The Science Insider is reporting that an anti-evolution group will be hosting what they’re calling an “Origin Summit” on the campus of Michigan State University this weekend, in part in response to ongoing research being conducted at the University that further substantiates the theory of evolution. According to the website of the Oklahoma-based Christian group behind the event, the symposium will include eight workshops, one of which will focus on how evolutionary theory informed the worldview of Adolf Hitler. That session, in case you’re interested, will be run by Dr. Gerald Bergman, who, depending on which source you choose to believe, is either a distinguished academic or a raving lunatic who has only published in the likes of the Creation Research Society Quarterly since being denied tenure at Bowling Green State University in ’79 and fired the year after… Given that Bergman has said publicly that Darwin’s main goal was not to increase human understanding relative to the origin of life, but to “murder” God, my sense is that the latter is probably a more accurate reflection, but I’ll let you be the judge.
I’d had plans to tell you about my recent near death experience in Georgia tonight, but instead I find myself frantically flipping back and forth between Bergman’s Facebook page, where he discusses his upcoming book, “Hitler and the Nazi Darwinian Worldview,” and the court case he brought against Bowling Green for wrongful termination. And now I’m wondering if there’s any way I might be able to get to MSU this weekend to see for myself just how far Bergman is willing to go to demonize our old friend Darwin.
Here, by way of background, is a clip from the Science Insider.
…News of the event caught MSU’s scientific community largely by surprise. Creation Summit secured a room at the university’s business school through a student religious group, but the student group did not learn about the details of the program—or the sometimes provocative talk titles—until later, says MSU zoologist Fred Dyer. The talk titles led Dyer to suspect that the student group was not involved in planning the conference, he says, prompting him to look into its origins.
Creation Summit sought to hold the event at MSU because “four of our Board members live there in Michigan,” wrote Mike Smith, the group’s executive director, in an e-mail to Science Insider. “We hope to have conferences on campuses throughout the country, but ya gotta start somewhere.”
Creation Summit is “not overtly evangelistic,” Smith wrote. But “we hope to pave the way for evangelism (for the other campus ministries) by presenting the scientific evidence for intelligent design. Once students realize they’re created beings, and not the product of natural selection, they’re much more open to the Gospel, to the message of God’s love & forgiveness.”
MSU has a prominent community of evolutionary biologists. In addition to Lenski, it is the home campus of biologist Robert Pennock, who provided high-profile testimony in Kitzmiller v. Dover Area School District, a 2005 federal court case that produced a ruling against the teaching of intelligent design in public schools. MSU is also the lead partner in the BEACON Center for the Study of Evolution in Action, a multiuniversity effort funded by the National Science Foundation that pursues a wide range of evolution-related research and education efforts.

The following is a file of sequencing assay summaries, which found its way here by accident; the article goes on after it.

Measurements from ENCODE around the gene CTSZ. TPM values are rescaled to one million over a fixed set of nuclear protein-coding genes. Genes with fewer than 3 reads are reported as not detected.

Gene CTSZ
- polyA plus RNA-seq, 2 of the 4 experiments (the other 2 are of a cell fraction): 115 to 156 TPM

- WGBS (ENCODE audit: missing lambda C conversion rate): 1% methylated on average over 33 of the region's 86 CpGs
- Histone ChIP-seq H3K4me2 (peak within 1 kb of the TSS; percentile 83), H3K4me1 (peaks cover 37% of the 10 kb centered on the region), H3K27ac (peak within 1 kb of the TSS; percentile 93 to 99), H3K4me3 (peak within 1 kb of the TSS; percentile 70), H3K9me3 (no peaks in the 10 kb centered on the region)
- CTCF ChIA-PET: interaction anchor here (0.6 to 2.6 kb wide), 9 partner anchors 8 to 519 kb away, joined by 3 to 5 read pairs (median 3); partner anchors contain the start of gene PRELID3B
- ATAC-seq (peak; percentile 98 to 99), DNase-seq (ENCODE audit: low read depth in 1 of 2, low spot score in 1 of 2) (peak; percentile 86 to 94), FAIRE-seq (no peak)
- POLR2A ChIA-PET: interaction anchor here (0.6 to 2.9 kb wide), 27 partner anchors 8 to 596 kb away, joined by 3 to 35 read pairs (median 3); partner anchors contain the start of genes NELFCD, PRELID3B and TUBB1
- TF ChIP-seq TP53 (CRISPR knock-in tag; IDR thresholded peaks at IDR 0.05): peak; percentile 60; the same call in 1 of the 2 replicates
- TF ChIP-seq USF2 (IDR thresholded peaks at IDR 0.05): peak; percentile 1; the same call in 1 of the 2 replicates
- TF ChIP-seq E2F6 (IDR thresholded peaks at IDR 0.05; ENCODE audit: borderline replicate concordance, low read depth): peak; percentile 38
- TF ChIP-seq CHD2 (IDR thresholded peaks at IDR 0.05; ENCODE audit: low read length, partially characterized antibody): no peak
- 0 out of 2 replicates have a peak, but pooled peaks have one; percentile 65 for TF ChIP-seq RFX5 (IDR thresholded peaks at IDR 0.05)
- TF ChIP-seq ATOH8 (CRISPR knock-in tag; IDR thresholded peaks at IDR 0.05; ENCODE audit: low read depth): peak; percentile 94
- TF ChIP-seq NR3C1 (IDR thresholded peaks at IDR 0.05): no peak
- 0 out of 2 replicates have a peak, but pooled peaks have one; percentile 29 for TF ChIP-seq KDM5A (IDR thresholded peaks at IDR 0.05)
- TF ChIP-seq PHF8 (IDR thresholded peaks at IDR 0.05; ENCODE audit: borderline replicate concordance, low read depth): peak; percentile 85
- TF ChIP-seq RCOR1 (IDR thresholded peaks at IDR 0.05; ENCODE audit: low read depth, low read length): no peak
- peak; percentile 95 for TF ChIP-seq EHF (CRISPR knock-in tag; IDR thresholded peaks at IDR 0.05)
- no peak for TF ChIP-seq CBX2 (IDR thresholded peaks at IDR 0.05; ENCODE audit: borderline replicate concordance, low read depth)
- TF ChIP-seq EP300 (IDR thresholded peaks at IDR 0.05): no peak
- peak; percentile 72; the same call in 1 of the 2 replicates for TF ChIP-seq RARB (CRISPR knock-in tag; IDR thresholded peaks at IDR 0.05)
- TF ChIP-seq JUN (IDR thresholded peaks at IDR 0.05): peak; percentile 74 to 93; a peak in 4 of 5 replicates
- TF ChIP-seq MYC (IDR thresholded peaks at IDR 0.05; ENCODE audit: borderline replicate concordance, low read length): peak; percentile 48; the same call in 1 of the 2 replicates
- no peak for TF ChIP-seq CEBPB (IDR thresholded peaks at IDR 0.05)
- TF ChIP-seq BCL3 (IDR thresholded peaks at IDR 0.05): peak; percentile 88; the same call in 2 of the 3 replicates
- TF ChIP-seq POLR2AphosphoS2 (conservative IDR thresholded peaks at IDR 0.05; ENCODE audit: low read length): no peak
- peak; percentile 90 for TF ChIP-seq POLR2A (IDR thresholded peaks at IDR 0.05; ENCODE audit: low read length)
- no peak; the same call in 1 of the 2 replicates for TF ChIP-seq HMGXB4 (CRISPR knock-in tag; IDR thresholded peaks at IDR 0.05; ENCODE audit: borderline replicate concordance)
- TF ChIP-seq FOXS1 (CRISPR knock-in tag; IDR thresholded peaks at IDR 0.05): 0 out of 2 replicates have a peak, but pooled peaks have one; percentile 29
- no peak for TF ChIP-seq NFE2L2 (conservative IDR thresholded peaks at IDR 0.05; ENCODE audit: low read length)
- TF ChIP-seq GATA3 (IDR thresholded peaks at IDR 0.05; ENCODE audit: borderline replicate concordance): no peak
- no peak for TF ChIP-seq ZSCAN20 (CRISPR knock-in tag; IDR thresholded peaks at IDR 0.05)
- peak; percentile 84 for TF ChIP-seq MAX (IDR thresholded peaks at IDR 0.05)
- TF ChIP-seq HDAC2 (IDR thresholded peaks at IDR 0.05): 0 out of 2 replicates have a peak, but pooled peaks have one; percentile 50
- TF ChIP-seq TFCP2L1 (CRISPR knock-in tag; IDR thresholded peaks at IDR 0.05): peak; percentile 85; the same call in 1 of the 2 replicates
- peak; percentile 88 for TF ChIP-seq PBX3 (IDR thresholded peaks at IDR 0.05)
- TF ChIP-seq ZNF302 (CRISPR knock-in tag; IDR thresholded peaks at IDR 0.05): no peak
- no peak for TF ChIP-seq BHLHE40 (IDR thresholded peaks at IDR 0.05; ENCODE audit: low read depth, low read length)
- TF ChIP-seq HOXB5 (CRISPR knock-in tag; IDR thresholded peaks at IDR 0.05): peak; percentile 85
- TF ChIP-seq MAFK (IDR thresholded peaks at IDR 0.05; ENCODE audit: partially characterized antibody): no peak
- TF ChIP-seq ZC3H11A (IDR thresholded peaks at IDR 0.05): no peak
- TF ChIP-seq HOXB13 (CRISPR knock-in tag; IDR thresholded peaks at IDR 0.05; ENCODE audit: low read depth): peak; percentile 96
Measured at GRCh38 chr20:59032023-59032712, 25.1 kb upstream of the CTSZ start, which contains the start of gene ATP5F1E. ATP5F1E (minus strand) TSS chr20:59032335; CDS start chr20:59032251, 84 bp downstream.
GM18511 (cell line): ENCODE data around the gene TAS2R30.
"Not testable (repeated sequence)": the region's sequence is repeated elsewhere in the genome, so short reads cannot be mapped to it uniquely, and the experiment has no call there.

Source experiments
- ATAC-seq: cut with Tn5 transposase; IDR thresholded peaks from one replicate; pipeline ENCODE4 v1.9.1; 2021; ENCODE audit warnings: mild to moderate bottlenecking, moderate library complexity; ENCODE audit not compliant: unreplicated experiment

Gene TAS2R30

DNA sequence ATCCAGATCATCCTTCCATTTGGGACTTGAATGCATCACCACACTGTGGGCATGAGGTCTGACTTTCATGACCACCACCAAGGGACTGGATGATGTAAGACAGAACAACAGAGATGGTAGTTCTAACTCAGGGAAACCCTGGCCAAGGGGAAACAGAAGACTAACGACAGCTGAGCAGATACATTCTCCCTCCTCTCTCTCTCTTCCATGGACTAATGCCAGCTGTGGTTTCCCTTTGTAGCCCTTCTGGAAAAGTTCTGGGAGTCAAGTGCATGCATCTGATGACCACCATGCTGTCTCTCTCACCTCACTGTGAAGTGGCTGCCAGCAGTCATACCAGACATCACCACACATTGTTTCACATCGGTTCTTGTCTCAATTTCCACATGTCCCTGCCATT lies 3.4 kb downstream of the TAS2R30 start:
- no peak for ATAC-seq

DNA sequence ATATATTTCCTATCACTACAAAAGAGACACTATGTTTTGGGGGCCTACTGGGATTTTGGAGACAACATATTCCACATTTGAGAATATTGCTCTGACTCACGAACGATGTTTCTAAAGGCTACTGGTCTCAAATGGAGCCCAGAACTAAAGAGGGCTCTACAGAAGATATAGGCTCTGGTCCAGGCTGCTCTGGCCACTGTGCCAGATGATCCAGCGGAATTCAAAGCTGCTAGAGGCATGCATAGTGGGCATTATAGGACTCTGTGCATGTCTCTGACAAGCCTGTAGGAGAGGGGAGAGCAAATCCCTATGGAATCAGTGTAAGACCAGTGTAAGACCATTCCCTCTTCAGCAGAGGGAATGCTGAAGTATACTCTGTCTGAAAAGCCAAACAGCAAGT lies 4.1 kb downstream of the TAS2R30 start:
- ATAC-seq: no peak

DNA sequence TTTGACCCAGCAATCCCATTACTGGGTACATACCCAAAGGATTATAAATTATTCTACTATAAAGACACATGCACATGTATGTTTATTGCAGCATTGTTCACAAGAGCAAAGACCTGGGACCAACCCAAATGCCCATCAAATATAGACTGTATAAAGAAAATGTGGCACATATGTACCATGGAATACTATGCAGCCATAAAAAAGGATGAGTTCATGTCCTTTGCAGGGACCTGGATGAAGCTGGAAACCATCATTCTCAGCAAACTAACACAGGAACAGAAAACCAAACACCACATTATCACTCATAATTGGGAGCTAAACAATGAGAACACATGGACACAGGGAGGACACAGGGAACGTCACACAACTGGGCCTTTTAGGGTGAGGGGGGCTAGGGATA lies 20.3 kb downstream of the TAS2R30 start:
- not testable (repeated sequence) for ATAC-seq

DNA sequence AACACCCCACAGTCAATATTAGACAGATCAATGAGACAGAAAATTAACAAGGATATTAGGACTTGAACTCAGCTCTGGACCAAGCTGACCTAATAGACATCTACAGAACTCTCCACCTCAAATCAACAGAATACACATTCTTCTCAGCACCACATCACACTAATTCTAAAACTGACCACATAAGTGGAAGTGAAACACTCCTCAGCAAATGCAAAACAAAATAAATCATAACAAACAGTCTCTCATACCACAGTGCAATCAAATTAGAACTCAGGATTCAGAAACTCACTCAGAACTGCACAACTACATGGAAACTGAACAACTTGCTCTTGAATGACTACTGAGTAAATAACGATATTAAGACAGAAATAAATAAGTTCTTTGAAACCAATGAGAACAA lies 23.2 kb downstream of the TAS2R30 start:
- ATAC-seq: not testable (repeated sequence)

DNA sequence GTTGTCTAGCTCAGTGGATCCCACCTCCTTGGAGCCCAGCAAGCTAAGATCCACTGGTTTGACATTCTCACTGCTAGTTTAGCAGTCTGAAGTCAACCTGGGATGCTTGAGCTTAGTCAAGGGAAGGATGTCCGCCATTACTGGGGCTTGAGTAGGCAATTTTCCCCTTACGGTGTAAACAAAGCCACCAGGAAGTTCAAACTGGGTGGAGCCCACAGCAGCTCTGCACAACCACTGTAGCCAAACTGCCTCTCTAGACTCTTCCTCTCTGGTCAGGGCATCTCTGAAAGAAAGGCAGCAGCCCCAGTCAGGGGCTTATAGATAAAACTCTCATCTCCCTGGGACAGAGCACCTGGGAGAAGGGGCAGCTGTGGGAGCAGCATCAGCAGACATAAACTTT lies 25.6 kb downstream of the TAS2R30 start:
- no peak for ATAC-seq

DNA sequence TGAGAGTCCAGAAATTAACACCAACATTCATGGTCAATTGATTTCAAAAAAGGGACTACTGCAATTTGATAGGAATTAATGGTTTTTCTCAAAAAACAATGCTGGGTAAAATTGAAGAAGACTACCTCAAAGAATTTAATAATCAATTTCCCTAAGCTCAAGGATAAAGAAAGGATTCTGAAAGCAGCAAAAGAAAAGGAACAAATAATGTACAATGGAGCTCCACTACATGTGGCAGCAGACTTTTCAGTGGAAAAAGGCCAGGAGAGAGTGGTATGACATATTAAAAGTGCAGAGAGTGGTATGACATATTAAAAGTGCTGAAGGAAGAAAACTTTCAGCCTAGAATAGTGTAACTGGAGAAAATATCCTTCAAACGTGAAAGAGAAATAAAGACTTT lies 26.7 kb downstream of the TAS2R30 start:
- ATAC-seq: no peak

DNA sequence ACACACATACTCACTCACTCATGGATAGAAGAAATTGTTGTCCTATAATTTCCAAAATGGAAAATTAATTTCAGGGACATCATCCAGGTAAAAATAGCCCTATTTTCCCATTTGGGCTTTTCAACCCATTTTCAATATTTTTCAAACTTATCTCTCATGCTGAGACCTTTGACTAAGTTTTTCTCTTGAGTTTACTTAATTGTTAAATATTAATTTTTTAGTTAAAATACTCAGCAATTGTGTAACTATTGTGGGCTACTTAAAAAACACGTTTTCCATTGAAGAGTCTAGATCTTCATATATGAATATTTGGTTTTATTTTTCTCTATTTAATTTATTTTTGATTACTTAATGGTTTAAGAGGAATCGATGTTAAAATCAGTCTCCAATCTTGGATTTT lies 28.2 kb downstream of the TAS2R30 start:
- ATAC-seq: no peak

Some leaders of MSU’s evolutionary biology community are urging their colleagues to simply ignore the event, predicting that any engagement and debate will be fruitless. “In my opinion, this event will be just another forgettable blip in the long history of antiscience, antievolution screeds,” Lenski says…
For what it’s worth, I don’t deny that Hitler was likely influenced by Darwin. That, of course, isn’t the same as saying that Darwin is somehow complicit in the killing of millions Hitler saw as inferior, as Bergman is suggesting. For those interested in delving deeper on the subject, I’d suggest Dan McMillan’s recent piece at Salon.com, pulled from his book How Could This Happen: Explaining the Holocaust. As McMillan says, “The evolution theorist couldn’t have known that people like Hitler would exploit his ideas in such horrifying ways.” But that, I suspect, was probably already obvious to all of us capable of rational thought.
While the provocateur in me appreciates Bergman’s attempt to popularize the phrase “Nazi Darwinian Worldview” in hopes of furthering his political objectives, it just doesn’t stand up to even the slightest scrutiny. I mean, I get where he’s coming from. I get that he’d like to suggest that mass-extermination, school shootings and the like are what you’re sure to get if you question the infallible word of God as conveyed through the Bible, but there isn’t really any evidence of that. Sure, Hitler may have deluded himself that what he was doing wasn’t evil based upon his understanding of Darwin’s theories, but that doesn’t mean that Darwin is responsible for the extermination of millions any more than the Beatles are responsible for the crimes of the Manson Family or J.D. Salinger for the murder of John Lennon. Millions and millions of people accept the fact that life evolved on this planet, and they’ve done so without calling for the extermination of religious minorities. Not just that, but many of them actually profess to be deeply religious. Take, for example, Pope Francis, who just made his feelings on evolution known this past weekend when he said, When we read about Creation in Genesis, we run the risk of imagining God was a magician, with a magic wand able to do everything. But that is not so.” This isn’t about good versus evil. This is about truth versus fear. And Gerald Bergman is on the wrong side of history.
One last thing… As our friend Doug Skinner just reminded me, “Hitler never mentioned Darwin. He did, however, call Henry Ford his ‘inspiration’.”